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“We were told by the home breeder that Molly is a shorthaired 3/4 Border Collie / 1/4 McNab mix.”

Place of Birth

Alturas, California, USA

Current Location

Blaine, Washington, USA


Alturas, California, USA

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Microchip: 981020019084135

Genetic Breed Result



McNabs are an interesting breed of herding dog that originated in the Mendocino region of Northern California. It should be noted that it’s quite rare to be able to pinpoint such a specific place of origin for a dog breed from the United States. They were specifically created to withstand the scorching heat of the Mendocino region of California.

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Genetic Stats


1.8 % HIGH


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Explore by tapping the parents and grandparents.

Breed Reveal Video

Our algorithms predict this is the most likely family tree to explain Molly’s breed mix, but this family tree may not be the only possible one.

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Through Molly’s mitochondrial DNA we can trace her mother’s ancestry back to where dogs and people first became friends. This map helps you visualize the routes that her ancestors took to your home. Their story is described below the map.







Molly’s Haplogroup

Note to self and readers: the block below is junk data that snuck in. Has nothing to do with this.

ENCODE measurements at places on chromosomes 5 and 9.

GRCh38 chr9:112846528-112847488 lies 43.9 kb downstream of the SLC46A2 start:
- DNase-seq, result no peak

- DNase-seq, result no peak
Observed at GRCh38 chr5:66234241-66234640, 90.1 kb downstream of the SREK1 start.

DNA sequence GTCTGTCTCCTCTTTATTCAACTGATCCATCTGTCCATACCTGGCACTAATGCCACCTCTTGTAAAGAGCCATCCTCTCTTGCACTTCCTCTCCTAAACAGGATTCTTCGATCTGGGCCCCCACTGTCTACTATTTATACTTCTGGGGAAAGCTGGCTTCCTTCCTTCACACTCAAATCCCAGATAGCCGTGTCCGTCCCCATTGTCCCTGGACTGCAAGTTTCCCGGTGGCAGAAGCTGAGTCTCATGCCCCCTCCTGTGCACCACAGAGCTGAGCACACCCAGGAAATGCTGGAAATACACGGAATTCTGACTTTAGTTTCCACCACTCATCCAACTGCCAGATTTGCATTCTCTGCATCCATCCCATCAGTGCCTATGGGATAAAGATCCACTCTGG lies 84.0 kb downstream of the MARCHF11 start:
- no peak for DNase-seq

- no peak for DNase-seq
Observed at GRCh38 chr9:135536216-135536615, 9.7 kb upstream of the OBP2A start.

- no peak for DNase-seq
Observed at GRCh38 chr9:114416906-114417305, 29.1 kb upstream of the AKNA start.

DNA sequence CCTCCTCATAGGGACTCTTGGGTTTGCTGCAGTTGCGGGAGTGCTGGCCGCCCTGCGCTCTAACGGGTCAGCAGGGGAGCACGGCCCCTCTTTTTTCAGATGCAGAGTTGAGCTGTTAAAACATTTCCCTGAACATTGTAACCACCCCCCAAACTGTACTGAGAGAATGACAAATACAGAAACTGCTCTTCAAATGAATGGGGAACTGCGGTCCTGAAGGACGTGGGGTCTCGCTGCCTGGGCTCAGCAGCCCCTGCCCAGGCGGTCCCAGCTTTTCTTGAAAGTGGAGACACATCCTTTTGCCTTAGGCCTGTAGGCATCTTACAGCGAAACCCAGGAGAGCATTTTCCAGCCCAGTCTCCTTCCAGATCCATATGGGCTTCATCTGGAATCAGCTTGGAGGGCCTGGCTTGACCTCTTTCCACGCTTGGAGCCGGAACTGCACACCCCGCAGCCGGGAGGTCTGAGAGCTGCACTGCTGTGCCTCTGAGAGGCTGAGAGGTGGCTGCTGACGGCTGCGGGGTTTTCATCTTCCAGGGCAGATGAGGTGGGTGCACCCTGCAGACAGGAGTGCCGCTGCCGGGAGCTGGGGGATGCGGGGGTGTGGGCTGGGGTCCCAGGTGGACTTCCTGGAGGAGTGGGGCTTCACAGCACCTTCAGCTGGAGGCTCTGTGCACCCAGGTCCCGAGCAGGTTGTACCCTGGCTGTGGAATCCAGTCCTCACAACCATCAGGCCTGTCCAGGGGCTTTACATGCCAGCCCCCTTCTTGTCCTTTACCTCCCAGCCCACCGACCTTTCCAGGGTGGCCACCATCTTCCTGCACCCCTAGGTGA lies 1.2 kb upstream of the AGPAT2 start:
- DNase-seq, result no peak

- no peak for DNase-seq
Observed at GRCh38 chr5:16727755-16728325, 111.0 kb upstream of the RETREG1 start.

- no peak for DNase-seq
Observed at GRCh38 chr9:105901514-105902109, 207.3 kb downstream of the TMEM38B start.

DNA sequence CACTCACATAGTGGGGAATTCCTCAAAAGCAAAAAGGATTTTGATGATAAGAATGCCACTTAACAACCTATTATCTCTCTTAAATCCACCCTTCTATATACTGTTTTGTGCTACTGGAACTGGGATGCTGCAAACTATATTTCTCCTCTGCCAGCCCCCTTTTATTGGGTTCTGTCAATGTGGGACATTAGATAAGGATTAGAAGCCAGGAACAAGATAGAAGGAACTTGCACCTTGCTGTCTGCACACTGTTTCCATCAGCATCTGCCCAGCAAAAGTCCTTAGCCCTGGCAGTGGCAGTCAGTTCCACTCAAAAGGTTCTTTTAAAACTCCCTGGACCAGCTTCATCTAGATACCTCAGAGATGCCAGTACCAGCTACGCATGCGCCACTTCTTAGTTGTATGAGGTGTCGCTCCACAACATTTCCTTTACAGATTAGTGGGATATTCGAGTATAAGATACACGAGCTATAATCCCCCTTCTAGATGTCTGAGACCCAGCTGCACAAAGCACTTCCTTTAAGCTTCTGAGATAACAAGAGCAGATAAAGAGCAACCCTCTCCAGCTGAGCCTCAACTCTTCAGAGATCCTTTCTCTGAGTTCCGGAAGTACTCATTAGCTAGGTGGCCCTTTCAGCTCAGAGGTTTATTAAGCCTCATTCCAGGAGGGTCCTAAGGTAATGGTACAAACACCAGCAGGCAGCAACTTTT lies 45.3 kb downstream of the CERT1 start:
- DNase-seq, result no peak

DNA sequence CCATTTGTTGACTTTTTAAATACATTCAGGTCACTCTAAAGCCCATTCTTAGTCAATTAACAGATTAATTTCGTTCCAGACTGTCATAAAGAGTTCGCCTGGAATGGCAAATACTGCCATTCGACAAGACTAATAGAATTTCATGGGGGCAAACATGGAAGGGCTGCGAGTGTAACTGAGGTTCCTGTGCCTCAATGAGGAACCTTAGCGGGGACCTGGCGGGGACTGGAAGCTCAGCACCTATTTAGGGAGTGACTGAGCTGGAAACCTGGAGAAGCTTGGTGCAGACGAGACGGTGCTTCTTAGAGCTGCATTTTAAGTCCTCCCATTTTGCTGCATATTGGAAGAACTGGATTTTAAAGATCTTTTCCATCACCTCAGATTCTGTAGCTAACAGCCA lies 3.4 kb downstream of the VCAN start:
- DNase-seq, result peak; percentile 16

B2 is a very rare maternal line. It is present in the ancient Canaan Dog, Akita, and Indian village dog. The distribution between two ancient dog breeds suggests that this may have been a more common lineage in the past, and has been declined more recently.


Molly’s Haplotype

Part of the B2 haplogroup, this haplotype occurs among village dogs in China.

Some other Embark dogs with this haplotype:

This Canaan Dog descends from this rare maternal line.

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The Paternal Haplotype reveals a dog’s deep ancestral lineage, stretching back thousands of years to the original domestication of dogs.

Are you looking for information on the breeds that Molly inherited from her mom and dad? Check out her breed breakdown and family tree.

Paternal Haplotype is determined by looking at a dog’s Y-chromosome—but not all dogs have Y-chromosomes!

Why can’t we show Paternal Haplotype results for female dogs?

All dogs have two sex chromosomes. Female dogs have two X-chromosomes (XX) and male dogs have one X-chromosome and one Y-chromosome (XY). When having offspring, female (XX) dogs always pass an X-chromosome to their puppy. Male (XY) dogs can pass either an X or a Y-chromosome—if the puppy receives an X-chromosome from its father then it will be a female (XX) puppy and if it receives a Y-chromosome then it will be a male (XY) puppy. As you can see, Y-chromosomes are passed down from a male dog only to its male offspring.

Since Molly is a female (XX) dog, she has no Y-chromosome for us to analyze and determine a paternal haplotype.

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